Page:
In the opening scenes of Frank Darabont’s “The Mist,” an artist is creating his latest work on an easel as a storm crackles outside his window. The artist is David Drayton, played by Thomas Jane. Drayton creates movie poster art- this may the only instance where such an artist is a character in a movie. Drayton’s wife and son, Billy (played especially well by Nathan Gamble) huddle together in front of the window and watch the weather unfold into something scary and threatening. It is the first of many shots in the film where men and women are peering at an uncontrollable threat with only a sheet of glass to protect them.
The following day, after some swift and well written relationship-establishing scenes, Drayton takes his son and his neighbor Brent (Andre Braugher) to the local supermarket. Among those present are the kind local grocer (played by Toby Jones), the local town wacko (played by Marcia Gay Harden), a former school teacher (played by Frances Sternhagen) and noted “underachiever” (played by William Sadler). Drayton, his son and everyone shopping witnesses a crazed local (played by Jeffrey DeMunn) as he runs screaming into the store and begs someone to lock the doors. His reason: “there’s something in the mist.”
I caught up with Stephen King’s novella, “The Mist” in college, but not because I read it. Actually, I heard it. Most Stephen King fans I know first encountered King’s tale the same way: in 1983, a fondly remembered audio book was released, touting “3-D sound” and featuring vocal performances and excellent sound effects. If you listened to it with ear phones, you could hear monsters slither around you, secret whispers made in the distance and the mounting panic of normal everyday town folk pushed up against and wall and going all “Lord of the Flies” on each other.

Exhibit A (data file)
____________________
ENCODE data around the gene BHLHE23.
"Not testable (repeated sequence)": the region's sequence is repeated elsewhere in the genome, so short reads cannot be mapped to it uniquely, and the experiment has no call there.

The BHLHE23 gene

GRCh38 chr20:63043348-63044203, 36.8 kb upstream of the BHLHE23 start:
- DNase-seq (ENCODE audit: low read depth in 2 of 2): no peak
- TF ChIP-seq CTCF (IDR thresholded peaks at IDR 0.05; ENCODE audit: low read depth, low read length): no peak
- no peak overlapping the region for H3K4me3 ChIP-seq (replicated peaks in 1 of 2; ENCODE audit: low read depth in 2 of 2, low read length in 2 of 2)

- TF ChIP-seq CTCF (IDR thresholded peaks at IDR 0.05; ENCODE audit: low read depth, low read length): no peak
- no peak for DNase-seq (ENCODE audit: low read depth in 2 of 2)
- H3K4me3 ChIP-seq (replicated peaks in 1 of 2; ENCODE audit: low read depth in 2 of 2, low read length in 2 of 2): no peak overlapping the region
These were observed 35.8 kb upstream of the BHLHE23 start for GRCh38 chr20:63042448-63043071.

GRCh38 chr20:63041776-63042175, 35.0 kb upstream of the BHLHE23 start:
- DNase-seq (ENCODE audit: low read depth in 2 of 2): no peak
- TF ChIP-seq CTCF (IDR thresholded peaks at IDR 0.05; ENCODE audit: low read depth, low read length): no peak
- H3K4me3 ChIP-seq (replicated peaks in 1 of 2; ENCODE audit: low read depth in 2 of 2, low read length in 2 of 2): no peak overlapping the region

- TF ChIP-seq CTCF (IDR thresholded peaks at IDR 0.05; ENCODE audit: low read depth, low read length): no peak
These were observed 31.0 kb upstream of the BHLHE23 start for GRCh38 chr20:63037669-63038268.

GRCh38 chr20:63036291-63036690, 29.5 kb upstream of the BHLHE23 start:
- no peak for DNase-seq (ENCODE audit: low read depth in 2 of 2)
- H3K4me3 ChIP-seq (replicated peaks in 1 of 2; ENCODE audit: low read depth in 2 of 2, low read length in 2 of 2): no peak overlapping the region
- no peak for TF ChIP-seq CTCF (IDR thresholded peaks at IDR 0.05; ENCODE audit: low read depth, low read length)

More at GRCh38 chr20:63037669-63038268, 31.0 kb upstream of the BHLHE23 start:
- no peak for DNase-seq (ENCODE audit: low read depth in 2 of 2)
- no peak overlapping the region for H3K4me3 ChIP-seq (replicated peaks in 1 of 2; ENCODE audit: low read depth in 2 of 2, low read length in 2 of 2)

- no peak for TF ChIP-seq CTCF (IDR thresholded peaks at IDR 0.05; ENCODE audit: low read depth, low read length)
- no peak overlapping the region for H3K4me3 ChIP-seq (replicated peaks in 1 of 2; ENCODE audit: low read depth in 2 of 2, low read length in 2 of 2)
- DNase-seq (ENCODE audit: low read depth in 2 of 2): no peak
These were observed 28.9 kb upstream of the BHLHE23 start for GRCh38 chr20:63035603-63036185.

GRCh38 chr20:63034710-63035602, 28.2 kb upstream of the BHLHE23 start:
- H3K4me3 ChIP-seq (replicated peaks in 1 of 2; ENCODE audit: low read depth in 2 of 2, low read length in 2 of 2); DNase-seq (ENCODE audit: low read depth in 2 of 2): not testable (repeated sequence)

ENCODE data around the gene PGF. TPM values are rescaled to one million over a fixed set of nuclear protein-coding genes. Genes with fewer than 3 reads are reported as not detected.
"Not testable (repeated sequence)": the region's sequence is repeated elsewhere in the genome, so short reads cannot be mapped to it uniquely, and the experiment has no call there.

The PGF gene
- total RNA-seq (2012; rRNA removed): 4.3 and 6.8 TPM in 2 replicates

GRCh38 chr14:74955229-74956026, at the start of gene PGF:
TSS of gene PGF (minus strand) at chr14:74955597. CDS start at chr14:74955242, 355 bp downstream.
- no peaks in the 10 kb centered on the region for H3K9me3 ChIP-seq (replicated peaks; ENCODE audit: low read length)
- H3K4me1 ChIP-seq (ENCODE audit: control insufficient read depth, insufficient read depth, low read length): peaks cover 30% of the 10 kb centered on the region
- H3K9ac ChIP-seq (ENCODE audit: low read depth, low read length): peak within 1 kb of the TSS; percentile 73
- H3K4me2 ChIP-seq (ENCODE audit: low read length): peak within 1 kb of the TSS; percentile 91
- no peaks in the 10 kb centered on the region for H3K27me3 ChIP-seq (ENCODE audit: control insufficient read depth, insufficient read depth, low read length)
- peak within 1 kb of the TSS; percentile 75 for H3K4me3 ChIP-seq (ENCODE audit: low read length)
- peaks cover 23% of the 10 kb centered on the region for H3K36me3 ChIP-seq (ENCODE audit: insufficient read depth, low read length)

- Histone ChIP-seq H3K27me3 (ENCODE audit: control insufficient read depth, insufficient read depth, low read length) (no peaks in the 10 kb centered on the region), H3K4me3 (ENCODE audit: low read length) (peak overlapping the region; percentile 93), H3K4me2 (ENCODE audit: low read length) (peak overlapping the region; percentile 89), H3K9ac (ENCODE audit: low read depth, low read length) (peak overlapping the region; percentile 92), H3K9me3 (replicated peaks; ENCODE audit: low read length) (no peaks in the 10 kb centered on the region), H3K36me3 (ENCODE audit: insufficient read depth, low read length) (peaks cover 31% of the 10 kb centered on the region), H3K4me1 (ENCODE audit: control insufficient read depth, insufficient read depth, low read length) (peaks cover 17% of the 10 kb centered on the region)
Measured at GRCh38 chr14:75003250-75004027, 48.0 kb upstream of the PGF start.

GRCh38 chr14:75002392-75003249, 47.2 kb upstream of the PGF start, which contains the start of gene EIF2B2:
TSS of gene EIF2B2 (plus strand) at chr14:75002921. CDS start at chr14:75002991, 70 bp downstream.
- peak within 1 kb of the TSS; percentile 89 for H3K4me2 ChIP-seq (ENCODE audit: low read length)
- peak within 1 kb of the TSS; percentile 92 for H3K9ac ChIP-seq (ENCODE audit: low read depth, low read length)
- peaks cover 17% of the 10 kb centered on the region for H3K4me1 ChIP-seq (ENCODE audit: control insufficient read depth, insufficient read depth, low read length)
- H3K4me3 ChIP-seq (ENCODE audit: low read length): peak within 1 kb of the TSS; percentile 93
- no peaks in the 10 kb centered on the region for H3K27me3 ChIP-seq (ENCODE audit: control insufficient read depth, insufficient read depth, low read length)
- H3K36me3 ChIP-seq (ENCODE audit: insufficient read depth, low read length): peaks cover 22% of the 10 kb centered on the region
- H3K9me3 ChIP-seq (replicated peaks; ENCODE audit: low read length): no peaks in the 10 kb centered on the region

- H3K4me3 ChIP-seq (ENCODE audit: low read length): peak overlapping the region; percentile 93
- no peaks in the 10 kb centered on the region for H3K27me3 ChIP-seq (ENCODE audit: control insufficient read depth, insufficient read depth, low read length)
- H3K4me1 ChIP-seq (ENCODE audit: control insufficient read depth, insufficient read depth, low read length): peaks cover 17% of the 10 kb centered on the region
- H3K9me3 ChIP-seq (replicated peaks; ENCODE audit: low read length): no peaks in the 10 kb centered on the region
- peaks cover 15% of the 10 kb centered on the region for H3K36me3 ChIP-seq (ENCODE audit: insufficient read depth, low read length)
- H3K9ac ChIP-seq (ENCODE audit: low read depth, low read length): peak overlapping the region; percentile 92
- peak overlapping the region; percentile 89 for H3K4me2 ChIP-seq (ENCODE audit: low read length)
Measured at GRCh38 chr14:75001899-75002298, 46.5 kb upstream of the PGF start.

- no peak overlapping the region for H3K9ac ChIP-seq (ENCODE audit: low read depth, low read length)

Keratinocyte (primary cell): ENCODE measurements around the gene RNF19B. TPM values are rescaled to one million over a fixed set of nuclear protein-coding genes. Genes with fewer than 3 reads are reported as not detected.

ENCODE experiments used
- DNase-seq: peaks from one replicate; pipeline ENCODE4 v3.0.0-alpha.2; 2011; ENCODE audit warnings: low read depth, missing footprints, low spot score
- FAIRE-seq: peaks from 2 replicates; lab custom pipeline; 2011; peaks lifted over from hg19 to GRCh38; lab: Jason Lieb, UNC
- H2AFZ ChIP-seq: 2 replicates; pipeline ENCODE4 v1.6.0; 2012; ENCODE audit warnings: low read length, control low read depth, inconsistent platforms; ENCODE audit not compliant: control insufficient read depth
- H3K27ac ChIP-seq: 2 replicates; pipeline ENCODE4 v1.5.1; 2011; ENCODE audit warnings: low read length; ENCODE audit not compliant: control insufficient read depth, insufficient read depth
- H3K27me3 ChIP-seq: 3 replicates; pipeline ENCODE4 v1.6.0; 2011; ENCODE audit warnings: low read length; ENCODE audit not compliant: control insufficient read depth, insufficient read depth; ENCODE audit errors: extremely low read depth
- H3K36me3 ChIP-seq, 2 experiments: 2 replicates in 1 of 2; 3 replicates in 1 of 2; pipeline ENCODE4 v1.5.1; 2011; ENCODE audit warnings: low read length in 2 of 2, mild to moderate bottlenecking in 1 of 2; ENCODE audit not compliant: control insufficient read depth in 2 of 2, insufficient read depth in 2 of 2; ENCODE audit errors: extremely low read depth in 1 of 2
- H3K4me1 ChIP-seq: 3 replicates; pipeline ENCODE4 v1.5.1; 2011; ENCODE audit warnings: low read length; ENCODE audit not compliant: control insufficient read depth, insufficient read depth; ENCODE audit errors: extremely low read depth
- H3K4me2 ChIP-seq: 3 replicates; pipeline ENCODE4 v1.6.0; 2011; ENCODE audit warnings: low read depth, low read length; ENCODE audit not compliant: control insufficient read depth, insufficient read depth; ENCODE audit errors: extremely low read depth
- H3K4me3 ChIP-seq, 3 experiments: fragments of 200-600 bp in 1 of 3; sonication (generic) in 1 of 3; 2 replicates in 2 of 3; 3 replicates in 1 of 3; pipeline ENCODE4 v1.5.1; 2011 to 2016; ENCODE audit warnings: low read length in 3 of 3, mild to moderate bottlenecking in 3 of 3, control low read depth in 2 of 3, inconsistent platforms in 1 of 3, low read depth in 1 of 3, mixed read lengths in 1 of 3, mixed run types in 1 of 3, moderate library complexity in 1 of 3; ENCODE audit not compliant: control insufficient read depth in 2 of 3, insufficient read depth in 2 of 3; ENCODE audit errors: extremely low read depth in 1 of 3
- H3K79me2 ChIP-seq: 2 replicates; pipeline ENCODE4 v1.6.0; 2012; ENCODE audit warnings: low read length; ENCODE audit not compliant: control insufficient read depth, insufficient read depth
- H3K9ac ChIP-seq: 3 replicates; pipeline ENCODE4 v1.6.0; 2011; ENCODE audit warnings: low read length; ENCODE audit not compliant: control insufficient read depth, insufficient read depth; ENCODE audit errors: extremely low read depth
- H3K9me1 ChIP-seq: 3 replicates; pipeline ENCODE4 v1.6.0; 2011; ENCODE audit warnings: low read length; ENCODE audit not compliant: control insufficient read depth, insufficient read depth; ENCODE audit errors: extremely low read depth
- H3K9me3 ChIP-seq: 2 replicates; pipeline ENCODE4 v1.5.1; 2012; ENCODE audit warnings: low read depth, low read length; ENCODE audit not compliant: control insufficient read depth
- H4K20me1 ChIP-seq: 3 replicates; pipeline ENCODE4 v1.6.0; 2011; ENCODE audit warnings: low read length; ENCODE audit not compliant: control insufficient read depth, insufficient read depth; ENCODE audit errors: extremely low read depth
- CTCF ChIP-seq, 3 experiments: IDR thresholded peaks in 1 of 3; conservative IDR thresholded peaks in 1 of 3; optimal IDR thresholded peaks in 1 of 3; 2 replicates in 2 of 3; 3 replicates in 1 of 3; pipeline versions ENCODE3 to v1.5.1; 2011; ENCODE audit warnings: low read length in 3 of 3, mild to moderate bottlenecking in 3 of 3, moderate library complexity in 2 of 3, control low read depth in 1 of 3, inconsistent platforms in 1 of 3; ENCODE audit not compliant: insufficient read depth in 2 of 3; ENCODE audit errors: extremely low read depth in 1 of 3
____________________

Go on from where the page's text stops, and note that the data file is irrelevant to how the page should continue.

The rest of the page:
Darabont’s movie was a surprise for filmgoers who knew him as the director of “The Shawshank Redemption.” Movie buffs familiar with his work will recall that Darabont authored the fine 1988 remake of “The Blob,” which is one of the classic monster movies that gets a nod here. There are also shades of “The Birds,” “Alien,” and the famous “The Monsters Are Due on Maple Street” episode of “The Twilight Zone.” Despite Darabont’s serving up a potentially B-movie premise, he’s not kidding around here.
Rather than offer straight forward cinematography, “The Mist” was filmed with multiple hand-held cameras, creating unobtrusive, fluid storytelling that stops short of suggesting a faux documentary. There’s an intimacy between us and the actors that the ground-level, multi-perspective cameras allow. While the CGI effects are hit and miss, the monsters induce awe when shrouded in murk but are frightening up close. Darabont’s music choices, both Mark Isham’s score and the somber piece that plays over the final act, are effectively unsettling.
The dread-inducing kick here isn’t that there are monsters outside of the supermarket but how the seemingly normal, recognizable humans trapped inside gradually become an even greater threat to one another. Darabont’s screenplay allows for brief but satisfying characterizations, so that the cast, all of whom are excellent, isn’t stuck with one-note roles. I especially admired Jane’s relatable turn and Braugher’s amusing slow burn but its Harden’s work that has never left my mind.
As the story becomes “Our Town” ascending into hell, “The Mist” shows its hand and reveals its intent as an allegory. If every town member in the supermarket represents a microcosm of American life, then everyone in there, even our heroes, are capable of horrific behavior. Note how Drayton’s son ironically asks him, “Don’t let the monsters get me, Daddy,” a request that applies to those outside and within the store. Some noted that Darabont’s social commentary is too much for a monster movie throwback. Indeed, his film is heavy handed but Darabont is also right. Ten years later, the pessimism of “The Mist,” both in its character studies and overall conclusions about humanity, doesn’t feel unreasonable.
I won’t describe the film’s deservedly much-discussed ending. Of its lingering power, Darabont deserves credit for committing to concluding his film with such a brave, devastating finish. I love the way the film ends, even as it leaves me drained and fighting back tears. The biggest compliment I could give Darabont is that only Rod Serling could have come up with a final reveal as cruel yet extraordinary. “The Mist” intends to rattle you and it does.